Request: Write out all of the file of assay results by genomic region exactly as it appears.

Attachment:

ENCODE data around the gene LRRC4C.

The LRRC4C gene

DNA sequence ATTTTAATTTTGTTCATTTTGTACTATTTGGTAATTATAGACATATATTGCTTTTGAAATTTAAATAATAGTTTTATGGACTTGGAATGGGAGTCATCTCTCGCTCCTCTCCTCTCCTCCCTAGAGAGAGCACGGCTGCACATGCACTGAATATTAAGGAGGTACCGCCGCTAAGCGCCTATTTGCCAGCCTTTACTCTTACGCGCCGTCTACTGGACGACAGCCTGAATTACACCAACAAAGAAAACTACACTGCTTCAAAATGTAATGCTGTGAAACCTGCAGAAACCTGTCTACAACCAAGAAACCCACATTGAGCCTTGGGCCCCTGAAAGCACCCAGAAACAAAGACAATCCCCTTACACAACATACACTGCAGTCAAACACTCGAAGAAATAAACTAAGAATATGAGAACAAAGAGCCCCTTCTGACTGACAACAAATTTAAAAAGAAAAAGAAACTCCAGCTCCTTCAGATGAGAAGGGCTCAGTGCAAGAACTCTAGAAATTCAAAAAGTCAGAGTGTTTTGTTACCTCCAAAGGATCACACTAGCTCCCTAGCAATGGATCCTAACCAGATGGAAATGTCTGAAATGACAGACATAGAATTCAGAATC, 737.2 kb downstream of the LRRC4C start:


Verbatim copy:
ENCODE data around the gene LRRC4C.

The LRRC4C gene

DNA sequence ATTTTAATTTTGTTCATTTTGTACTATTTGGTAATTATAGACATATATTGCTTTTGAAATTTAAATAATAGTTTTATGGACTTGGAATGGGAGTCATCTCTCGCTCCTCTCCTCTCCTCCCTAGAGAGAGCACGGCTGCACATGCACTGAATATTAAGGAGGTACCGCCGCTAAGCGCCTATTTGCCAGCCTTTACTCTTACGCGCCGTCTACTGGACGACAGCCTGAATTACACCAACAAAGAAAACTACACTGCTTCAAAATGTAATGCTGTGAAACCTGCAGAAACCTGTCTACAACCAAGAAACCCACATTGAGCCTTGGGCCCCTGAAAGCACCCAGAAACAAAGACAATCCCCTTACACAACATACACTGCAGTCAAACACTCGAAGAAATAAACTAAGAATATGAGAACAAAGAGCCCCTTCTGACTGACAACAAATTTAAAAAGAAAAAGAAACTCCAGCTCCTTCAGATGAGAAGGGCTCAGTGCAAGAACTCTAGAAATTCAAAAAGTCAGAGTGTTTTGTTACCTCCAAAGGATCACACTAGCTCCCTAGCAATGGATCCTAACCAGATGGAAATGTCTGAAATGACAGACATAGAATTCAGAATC, 737.2 kb downstream of the LRRC4C start: